By Lauren Schiavone
Hometown Weekly staff
Sunday, September 11, marked the 19th annual Polo in the Country event. Hosted by the Norfolk Hunt Club on North Street in Medfield, spectators came prepared for the rainy weather with umbrellas and some took shelter under tents in preparation for the day. Sure to not let a little precipitation spoil the fun, there were nearly a thousand people in attendance.
Hunt Club Secretary Ruth Baltopoulos enjoyed herself amidst the chaos. “It’s always a great event,” she enthused. “Everyone’s having fun. There’s no contention. Since COVID, everyone’s even more excited to be back.”
At the heart of the day was the polo match itself between Norfolk Polo and Dedham Polo. Announcers called the game, reiterating rules enforced by the referees and keeping those in attendance informed. The match went smoothly, with great involvement from spectators, cooperative horses and riders as young as fifteen years old.
At halftime, Huntsman Steve Farrin took to the field for a hound and horn-blowing demonstration. The huntsman trains hounds for drag hunts (in which dogs follow a scent that was laid previously), and the horn-blowing presented an opportunity to explain traditional hunting signals. Shortly after, Farrin invited spectators to meet the well-behaved hounds and stomp the divots in the field — a necessary task, given the holes and torn-up grass left by the horses during the match.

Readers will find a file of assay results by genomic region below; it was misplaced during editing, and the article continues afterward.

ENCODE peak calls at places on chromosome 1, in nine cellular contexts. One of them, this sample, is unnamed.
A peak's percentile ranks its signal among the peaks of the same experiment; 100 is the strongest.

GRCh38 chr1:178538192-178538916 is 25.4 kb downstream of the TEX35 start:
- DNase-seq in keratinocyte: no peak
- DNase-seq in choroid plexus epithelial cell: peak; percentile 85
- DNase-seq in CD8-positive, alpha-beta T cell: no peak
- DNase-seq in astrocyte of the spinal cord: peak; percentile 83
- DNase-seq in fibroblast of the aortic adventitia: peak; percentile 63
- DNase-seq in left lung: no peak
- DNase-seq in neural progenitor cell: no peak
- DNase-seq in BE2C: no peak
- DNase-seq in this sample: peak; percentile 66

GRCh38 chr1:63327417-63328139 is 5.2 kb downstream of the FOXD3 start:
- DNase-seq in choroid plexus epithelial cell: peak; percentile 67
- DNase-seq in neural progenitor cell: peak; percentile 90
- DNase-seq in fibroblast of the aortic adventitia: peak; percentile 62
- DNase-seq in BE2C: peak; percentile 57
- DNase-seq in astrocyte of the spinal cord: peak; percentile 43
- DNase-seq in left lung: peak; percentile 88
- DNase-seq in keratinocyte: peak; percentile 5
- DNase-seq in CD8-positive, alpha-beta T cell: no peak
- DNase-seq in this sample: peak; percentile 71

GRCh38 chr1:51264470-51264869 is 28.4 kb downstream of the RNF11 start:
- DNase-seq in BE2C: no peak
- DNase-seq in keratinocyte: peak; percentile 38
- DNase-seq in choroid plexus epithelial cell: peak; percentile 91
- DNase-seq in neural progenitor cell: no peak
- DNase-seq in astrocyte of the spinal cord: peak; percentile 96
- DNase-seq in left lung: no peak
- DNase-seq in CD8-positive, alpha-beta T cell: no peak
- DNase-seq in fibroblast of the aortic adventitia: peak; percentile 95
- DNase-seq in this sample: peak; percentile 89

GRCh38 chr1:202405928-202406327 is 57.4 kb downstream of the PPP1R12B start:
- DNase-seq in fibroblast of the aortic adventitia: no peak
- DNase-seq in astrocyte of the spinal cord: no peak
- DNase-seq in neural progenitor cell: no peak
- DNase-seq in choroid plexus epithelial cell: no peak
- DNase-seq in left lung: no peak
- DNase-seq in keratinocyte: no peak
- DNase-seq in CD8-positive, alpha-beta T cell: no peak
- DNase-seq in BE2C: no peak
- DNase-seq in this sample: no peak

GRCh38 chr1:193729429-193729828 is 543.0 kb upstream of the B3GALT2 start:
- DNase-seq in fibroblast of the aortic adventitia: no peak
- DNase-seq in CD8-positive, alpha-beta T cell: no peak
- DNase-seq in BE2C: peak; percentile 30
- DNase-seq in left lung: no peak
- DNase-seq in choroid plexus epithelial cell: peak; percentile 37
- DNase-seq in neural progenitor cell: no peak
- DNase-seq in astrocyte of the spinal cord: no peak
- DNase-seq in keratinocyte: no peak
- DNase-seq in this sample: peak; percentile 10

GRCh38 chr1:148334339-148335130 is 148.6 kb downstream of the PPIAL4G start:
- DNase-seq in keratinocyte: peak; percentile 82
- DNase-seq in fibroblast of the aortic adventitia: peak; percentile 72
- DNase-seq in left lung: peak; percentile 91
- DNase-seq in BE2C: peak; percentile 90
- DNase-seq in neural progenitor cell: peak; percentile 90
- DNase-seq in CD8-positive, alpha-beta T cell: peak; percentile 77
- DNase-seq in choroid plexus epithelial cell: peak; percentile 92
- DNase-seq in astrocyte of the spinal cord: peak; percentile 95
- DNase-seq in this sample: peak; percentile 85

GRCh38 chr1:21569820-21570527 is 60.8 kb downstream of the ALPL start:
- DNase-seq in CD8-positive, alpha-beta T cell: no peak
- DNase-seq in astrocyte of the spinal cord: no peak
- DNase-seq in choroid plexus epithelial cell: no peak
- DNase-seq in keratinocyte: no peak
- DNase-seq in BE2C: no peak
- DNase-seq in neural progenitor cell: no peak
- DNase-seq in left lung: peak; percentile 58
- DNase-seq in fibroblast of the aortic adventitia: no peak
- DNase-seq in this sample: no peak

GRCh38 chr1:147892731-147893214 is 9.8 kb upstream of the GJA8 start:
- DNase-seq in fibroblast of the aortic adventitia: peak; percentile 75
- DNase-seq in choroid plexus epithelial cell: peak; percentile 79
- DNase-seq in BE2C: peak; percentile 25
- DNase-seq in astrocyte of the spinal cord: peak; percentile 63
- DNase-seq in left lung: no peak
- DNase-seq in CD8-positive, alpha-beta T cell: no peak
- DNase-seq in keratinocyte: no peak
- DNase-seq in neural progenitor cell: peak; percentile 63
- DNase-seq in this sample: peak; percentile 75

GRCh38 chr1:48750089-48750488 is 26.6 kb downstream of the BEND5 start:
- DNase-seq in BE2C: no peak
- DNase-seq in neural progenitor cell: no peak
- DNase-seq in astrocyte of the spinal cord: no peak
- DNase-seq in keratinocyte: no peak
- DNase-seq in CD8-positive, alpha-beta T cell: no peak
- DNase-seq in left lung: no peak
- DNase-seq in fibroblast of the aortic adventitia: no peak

For most of those in attendance, the result of the match itself was secondary to the convivial atmosphere.
“There’s camaraderie,” Dan Moon, a volunteer, member of the Hunt Club, and local rider commented towards the end of the afternoon. “It’s so nice to have a horse. Work is stressful during the day and you come here and relax. It keeps you going physically and mentally.”
Carolyn Pope, Master of Foxhounds and hunt organizer, organized 22 hunts during the season. Between the hard work of making sure the weather is in favor, calling venues, and making food arrangements, she was able to enjoy Polo in the Country. “It’s one of our community outreach programs,” she explained. “We love to have the community know what Norfolk Hunt Club is about. We call ourselves a family, and of course the community is part of that.”
Indeed, community concern was at the heart of Polo in the Country. The event raises funds for the preservation and protection of recreational space in Medfield, Dover, Sherborn and the surrounding communities. From that perspective, the success of 19th annual Polo in the Country was something of a family affair.
More information for upcoming hunts and events can be found at www.norfolkhunt.com